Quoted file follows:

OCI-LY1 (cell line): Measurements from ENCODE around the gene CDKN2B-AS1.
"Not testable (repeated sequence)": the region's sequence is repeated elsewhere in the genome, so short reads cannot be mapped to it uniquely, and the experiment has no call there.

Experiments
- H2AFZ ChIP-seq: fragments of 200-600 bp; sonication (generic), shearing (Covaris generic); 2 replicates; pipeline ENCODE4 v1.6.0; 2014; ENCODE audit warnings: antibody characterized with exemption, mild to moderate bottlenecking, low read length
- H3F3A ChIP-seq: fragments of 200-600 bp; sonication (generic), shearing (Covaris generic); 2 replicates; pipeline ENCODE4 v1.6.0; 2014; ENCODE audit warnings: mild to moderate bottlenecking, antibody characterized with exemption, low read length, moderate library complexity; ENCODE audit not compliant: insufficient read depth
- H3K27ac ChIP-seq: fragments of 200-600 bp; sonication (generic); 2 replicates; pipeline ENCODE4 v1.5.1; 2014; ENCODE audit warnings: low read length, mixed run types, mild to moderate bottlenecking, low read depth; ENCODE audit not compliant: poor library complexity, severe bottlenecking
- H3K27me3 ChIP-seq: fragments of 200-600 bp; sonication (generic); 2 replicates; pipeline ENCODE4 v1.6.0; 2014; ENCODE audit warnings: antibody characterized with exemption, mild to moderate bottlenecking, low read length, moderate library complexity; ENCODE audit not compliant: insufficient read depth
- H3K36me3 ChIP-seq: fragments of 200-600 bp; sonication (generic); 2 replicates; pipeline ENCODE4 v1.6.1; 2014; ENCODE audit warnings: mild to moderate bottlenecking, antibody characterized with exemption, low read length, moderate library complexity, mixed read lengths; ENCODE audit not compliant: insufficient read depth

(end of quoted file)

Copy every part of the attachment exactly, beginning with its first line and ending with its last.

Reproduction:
OCI-LY1 (cell line): Measurements from ENCODE around the gene CDKN2B-AS1.
"Not testable (repeated sequence)": the region's sequence is repeated elsewhere in the genome, so short reads cannot be mapped to it uniquely, and the experiment has no call there.

Experiments
- H2AFZ ChIP-seq: fragments of 200-600 bp; sonication (generic), shearing (Covaris generic); 2 replicates; pipeline ENCODE4 v1.6.0; 2014; ENCODE audit warnings: antibody characterized with exemption, mild to moderate bottlenecking, low read length
- H3F3A ChIP-seq: fragments of 200-600 bp; sonication (generic), shearing (Covaris generic); 2 replicates; pipeline ENCODE4 v1.6.0; 2014; ENCODE audit warnings: mild to moderate bottlenecking, antibody characterized with exemption, low read length, moderate library complexity; ENCODE audit not compliant: insufficient read depth
- H3K27ac ChIP-seq: fragments of 200-600 bp; sonication (generic); 2 replicates; pipeline ENCODE4 v1.5.1; 2014; ENCODE audit warnings: low read length, mixed run types, mild to moderate bottlenecking, low read depth; ENCODE audit not compliant: poor library complexity, severe bottlenecking
- H3K27me3 ChIP-seq: fragments of 200-600 bp; sonication (generic); 2 replicates; pipeline ENCODE4 v1.6.0; 2014; ENCODE audit warnings: antibody characterized with exemption, mild to moderate bottlenecking, low read length, moderate library complexity; ENCODE audit not compliant: insufficient read depth
- H3K36me3 ChIP-seq: fragments of 200-600 bp; sonication (generic); 2 replicates; pipeline ENCODE4 v1.6.1; 2014; ENCODE audit warnings: mild to moderate bottlenecking, antibody characterized with exemption, low read length, moderate library complexity, mixed read lengths; ENCODE audit not compliant: insufficient read depth